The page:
Ciampoli said that while Witryol and Housh may believe the alleged fraud to be real and that it was part of some larger Republican conspiracy to manipulate the minor party line, they failed to provide sufficient proof in their pleadings.
“I would suggest that maybe they really believe it, but there was a point in my life when I believed in Santa Claus and I really believed it,” Ciampoli said. “Now, I know better.”
Ciampoli and Wojtaszek characterized Witryol’s claim as a frivolous waste of the court’s time and requested sanctions for fees and costs associated with their clients having to answer to it.
“It is my belief that this petition attempts to improperly use this court,” Ciampoli said.
“We were forced to spend resources for no reason whatsoever,” Wojtaszek added.
In her decision, Panepinto declined to award any damages for legal costs and fees.
Housh argued that the fraud was not that signatures were forged but rather that county republicans, who also carried petitions for Maziarz, had carried the petitions for Moriarity in his Working Families Party designation.
“Clearly there is evidence of a republican attempt to control a minor party line,” Housh said. “We will show that in the hearing.”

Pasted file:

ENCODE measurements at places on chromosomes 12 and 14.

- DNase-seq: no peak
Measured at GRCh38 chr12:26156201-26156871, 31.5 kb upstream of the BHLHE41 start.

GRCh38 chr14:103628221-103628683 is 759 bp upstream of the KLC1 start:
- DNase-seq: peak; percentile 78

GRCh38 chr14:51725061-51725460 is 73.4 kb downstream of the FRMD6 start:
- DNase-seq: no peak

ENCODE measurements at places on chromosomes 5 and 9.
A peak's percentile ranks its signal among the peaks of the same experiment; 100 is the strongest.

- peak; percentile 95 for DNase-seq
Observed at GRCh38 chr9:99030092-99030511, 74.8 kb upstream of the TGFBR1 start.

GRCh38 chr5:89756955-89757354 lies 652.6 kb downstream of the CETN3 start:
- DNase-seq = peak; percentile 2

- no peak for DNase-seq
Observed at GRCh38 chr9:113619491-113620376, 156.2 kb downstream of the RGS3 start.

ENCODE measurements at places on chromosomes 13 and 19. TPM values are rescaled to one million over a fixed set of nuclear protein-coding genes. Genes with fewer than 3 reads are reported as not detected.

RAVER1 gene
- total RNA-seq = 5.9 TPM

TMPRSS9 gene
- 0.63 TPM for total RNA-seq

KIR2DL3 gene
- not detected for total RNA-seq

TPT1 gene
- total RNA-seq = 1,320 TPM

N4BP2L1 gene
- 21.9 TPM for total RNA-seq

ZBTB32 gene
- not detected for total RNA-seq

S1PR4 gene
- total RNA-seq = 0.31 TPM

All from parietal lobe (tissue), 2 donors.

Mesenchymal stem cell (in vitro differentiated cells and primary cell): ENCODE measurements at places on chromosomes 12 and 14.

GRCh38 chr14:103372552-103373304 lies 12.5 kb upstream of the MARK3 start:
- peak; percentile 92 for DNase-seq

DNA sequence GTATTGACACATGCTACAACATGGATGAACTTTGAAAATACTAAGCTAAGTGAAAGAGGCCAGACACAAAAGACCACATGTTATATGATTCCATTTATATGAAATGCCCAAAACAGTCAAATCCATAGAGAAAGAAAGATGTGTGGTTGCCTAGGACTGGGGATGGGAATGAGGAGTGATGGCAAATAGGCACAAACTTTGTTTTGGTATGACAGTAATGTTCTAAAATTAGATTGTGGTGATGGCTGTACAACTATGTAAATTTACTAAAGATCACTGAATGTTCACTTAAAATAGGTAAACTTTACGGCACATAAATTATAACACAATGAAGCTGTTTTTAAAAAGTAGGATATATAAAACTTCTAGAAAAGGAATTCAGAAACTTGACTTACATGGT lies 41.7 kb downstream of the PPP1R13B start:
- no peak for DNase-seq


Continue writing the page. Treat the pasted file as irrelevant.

Reached for comment following the judge’s ruling Friday evening, Witryol said she felt that it was improper for Wojtaszek and Ciampoli to make arguments based on merit at a hearing that was scheduled to argue on procedural issues.
“The merits of the case have not been heard,” Witryol said. “This gives them license to spin this in their favor.”
She said the case highlights weaknesses in the state’s election system, which she said incumbents legislate to their advantage.
“The four members of the committee to fill vacancies had one thing in common - local name recognition that the candidate himself did not have,” she said. “The fraud in the petitions would have been very clear to the court had we been able to move on to a hearing. The Maziarz legal team essentially suggested that if you fraudulently appoint committee members and print them atop a petition, there would be no fraud. That means they could circulate petitions naming Abraham Lincoln or Andrew Cuomo to their committee in order to mislead signers. That’s not sensible.”